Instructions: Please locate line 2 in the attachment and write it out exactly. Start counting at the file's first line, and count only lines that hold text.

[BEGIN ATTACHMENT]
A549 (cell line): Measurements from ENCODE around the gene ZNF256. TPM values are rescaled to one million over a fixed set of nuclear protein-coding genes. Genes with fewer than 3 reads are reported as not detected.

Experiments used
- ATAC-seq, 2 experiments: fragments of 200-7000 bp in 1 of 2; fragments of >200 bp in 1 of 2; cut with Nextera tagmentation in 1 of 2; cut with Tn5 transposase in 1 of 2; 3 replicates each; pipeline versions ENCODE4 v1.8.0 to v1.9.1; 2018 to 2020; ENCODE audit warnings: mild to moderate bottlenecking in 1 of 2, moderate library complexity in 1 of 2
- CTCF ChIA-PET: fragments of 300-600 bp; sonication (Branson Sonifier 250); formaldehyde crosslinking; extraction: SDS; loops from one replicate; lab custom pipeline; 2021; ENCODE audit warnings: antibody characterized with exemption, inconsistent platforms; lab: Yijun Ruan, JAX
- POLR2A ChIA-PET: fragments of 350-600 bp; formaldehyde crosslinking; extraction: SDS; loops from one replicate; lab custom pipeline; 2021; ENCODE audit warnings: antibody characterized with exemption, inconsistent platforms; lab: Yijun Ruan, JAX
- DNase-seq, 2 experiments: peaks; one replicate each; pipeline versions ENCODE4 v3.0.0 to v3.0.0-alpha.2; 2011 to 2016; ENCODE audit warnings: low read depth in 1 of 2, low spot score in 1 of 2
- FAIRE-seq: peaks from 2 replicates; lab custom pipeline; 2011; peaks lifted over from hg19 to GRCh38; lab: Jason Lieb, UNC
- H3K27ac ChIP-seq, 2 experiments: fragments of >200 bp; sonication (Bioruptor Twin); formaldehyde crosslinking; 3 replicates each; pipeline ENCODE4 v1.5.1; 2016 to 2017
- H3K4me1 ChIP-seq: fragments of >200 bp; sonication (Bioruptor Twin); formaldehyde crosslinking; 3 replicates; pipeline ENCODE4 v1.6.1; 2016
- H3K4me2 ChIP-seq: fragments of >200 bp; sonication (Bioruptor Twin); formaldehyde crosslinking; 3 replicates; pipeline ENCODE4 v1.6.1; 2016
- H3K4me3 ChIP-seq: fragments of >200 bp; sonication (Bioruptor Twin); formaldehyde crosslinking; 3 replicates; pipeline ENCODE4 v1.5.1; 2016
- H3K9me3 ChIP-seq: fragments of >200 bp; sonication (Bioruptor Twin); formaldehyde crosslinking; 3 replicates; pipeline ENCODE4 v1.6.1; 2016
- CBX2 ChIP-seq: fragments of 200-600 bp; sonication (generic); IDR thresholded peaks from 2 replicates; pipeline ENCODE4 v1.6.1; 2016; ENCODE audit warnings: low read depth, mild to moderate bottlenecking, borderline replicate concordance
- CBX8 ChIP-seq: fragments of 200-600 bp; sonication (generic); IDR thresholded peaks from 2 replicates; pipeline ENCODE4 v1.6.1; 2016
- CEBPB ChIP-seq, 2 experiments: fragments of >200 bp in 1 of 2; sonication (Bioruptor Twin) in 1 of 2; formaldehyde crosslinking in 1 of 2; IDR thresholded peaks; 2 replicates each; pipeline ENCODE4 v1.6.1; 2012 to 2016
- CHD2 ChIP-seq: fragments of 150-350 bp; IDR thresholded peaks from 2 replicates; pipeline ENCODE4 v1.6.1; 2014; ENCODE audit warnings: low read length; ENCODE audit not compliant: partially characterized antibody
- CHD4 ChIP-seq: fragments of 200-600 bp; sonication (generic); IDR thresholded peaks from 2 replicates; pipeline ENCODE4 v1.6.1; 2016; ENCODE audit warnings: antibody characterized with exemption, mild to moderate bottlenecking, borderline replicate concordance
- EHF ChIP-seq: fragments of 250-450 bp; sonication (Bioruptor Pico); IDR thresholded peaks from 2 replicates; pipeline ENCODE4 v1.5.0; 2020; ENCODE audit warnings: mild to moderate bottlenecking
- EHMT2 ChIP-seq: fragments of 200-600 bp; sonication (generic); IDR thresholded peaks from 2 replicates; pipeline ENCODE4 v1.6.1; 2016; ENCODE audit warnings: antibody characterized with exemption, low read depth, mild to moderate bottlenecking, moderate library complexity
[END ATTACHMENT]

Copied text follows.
Experiments used